The origin of the asymmetry of matter and antimatter is one of the most challenging problems in particle physics and cosmology. According to the topological vortex field theory,the interaction and balance between topological vortex fields, covering all long-distance and short-range contributions of space-time motion, and is the basis for the formation and evolution of cosmic matter. In the formation and evolution of cosmic matter, matter and antimatter are mainly shown between the topological vortex and its identical twin anti-vortex, not between the high-dimensional space-time matters formed by their interaction. The material hierarchy and its interaction ways are vital for understanding matter and antimatter. It is believed with the improvement of theoretical level and the progress of science and technology, the understanding for matter and antimatter will usher a vast frontiers in physics.

    • Science is not concerned with where an idea comes from. The sole test of the validity of an idea is experiment.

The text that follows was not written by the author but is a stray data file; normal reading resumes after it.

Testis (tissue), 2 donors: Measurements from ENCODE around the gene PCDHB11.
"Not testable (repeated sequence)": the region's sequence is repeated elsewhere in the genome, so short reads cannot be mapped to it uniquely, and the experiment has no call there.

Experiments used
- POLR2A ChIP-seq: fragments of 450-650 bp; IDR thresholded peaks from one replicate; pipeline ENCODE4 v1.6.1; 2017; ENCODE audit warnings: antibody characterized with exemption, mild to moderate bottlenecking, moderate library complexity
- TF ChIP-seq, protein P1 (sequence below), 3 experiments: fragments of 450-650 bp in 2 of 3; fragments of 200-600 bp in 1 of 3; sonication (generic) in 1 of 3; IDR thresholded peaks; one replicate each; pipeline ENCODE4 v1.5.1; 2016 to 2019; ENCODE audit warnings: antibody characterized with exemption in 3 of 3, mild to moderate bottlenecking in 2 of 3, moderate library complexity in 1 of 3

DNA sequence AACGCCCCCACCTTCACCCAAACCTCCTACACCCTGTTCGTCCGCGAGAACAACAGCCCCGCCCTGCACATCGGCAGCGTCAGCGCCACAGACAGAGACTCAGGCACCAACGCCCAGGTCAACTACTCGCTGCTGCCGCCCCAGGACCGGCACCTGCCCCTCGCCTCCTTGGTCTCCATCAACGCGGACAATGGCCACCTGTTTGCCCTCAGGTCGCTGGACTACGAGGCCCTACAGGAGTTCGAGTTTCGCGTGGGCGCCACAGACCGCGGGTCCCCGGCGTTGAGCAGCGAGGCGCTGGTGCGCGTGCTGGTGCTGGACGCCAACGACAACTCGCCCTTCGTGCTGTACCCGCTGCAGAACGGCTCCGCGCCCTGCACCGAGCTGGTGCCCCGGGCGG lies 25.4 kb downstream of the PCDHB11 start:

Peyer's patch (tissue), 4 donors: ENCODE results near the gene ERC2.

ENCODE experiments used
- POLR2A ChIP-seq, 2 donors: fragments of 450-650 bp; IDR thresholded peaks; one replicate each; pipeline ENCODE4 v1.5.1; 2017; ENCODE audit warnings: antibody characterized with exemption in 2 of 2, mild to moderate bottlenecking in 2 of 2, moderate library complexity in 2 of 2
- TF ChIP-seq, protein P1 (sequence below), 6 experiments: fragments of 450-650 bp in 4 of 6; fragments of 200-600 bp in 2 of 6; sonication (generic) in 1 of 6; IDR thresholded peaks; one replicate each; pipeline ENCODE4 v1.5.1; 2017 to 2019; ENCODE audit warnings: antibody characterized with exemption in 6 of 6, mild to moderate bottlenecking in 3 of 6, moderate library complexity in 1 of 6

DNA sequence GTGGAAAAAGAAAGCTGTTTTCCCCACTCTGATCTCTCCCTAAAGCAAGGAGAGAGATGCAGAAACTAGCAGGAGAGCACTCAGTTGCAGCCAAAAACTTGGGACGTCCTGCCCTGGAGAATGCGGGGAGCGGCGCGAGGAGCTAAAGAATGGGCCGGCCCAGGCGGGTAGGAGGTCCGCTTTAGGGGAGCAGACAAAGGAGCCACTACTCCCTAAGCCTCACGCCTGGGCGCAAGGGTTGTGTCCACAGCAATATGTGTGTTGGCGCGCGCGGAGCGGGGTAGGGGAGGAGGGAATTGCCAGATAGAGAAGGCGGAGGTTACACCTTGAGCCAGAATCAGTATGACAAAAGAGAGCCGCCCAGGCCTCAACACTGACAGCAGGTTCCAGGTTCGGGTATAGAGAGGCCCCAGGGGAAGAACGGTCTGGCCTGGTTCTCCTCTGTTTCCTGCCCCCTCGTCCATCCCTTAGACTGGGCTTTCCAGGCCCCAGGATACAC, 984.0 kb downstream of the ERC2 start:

The man who wrote that on the blackboard was Richard Feynman, whom I would wager contributed more to science than you ever will. I feel comfortable in saying that, without knowing a single thing about you other than what you have contributed here, today. You could be the leader of the most prestigious academic institution in your nation (nothing is left to the imagination as to which one that is) and my statement still stands.

      Your efforts to disrupt the commerce of a FREELY AVAILABLE science news publication and to foment nationalist barriers to the free exchange of ideas is duly noted. If you don’t like it here, I’m going to go way out on a theoretical limb by asserting that you can probably figure out where some other part of the internet (or the universe) is located without me sending you a link to it.

      • Bao-hua ZHANG | April 12, 2023 at 8:18 pm | Reply

        Experiments cannot test everything. Please use an experiment to test this statement. I appreciate your seriousness in science.

  4. Fixed gravity for you. | April 11, 2023 at 8:51 am | Reply

    More spacetime spam masquerading as science from the rulers of the perfect religion of perfect vacuum light speed constancy over all gravities. They’re only slightly off, only by micro-missile-meters, so it’s all safe and okay to follow.